WASHINGTON (Sputnik) — UNICEF announced on Tuesday that it was seeking to raise $3.3 billion in emergency assistance for children living in conflict-torn countries or affected by other crises like natural disasters, climate change and disease.
“The largest single requirement is, of course, going to the people and families affected by the conflict in Syria, whether inside the country where we’ve got about over 14 million people affected or those living as refugees in countries surrounding Syria in places like Lebanon, Jordan and Turkey,” Ingram stated. “The next one in terms of its scale is Yemen where there’s been a very brutal war waged in one of the poorest countries in the region.”
Ingram said that the Fund is aiming to raise some one quarter of a billion dollars for children in Yemen.
Ingram explained that UNICEF hopes to raise money for both the essential daily needs of children, including shelter, immunization, and clean water, and for their longer terms needs like education.
“That’s recognizing really that unfortunately we don’t see any immediate chance that the conflicts in those countries will be resolved and that we must look to the longer-term needs of the children and of their societies and communities,” he added.
The spokesman noted UNICEF’s goal in 2016 was $2.8 billion targeting 76 million people, including children, in 63 countries, while $3.3 billion in 2017 are targeted for 81 million people in 48 countries.
“Last year we were still very much impacted by the Ebola crisis which enlarged the number of countries that were requiring assistance. This year, Ebola is not part of the appeal,” Ingram said. “The focus is very much on, I would say, countries in conflict, countries where we see not only the wars continuing, but we’ve seen the scale, and the type of conflict has changed.”
“We see very sadly, very worryingly the incidents where children and their homes, their schools, their playgrounds have come under attack, and sometimes under deliberate attack, where we see that the normal rules of war are not being applied and this is something that we’re extremely concerned about. And where it adds complications to the way in which we as a humanitarian organization go about our work in those countries,” Ingram added.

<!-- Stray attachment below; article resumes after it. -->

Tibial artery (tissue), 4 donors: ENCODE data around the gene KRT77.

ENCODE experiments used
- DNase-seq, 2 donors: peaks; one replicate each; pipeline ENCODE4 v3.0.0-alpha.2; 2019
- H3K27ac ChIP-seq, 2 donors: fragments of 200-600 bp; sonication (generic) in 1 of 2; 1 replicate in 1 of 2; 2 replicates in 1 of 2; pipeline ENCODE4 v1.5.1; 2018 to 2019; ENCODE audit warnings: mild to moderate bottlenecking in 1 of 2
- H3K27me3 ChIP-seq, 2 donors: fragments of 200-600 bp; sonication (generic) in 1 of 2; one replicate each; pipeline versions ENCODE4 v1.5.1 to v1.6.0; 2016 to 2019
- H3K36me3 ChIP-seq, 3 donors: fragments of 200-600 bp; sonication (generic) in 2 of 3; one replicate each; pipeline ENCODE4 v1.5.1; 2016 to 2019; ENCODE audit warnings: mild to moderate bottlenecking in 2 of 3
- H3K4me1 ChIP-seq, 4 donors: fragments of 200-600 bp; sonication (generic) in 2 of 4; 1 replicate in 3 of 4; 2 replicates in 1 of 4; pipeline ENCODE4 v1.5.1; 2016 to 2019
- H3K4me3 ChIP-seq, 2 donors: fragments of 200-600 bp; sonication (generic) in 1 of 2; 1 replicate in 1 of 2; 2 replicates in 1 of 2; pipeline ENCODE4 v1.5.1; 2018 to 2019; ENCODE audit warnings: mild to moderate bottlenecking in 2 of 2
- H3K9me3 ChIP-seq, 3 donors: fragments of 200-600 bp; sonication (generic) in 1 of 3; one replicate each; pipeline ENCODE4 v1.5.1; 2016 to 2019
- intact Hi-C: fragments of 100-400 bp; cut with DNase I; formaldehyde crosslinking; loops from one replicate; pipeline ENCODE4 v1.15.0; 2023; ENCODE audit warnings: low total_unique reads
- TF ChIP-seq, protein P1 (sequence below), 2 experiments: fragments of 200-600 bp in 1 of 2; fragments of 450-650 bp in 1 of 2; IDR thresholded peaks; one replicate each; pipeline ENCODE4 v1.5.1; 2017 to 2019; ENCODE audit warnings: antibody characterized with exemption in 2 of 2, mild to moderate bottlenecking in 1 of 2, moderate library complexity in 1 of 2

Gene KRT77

“Things haven’t changed radically I would say in that sense. Those conflicts still remain extremely important and the very center of the work that we do,” he stated.
Ingram concluded that the UNICEF is optimistic about reaching its $3.3 billion goal this year, stressing that it is grateful to its donors, key ones of which are the United States, the government of Germany, the government of the United Kingdom, the European Commission, Japan, Canada, Netherlands, Norway, and Sweden.
Nutrition Critical Part of UNICEF Aid Appeal in Yemen, Nigeria Especially
The UNICEF is paying special attention to malnutrition issues in its 2017 appeal for humanitarian aid with a particular focus on Yemen, Nigeria, and South Sudan, Ingram told Sputnik.
UNICEF announced on Tuesday that it was seeking to raise $3.3 billion in emergency assistance for 81 million people in 48 countries torn by conflict or affected by other crises like natural disasters, climate change and disease.
“Nutrition is a very important part of our appeal. We’re looking to reach something like 3.1 million children, in almost every country of those 48 countries, but particularly focusing on some like Yemen and Nigeria and South Sudan,” Ingram said.
The spokesman stressed that UNICEF is increasingly concerned that in world conflicts children are unable to get a good diet, which is having a severe effect on their nutritional intake and has very long term consequences.
“Very large civilian populations are living in very difficult circumstances, where young children are not getting the kind of food they need, so UNICEF provides food supplements to these countries to ensure that those young children can get the highly fortified food that helps them grow and learn in that critical phase of their development as young children,” Ingram added.
Ingram told Sputnik that Syria, Yemen and South Sudan are the three top targets among 48 countries of this year’s appeal, and stressed that the Fund is optimistic about reaching its $3.3 billion goal.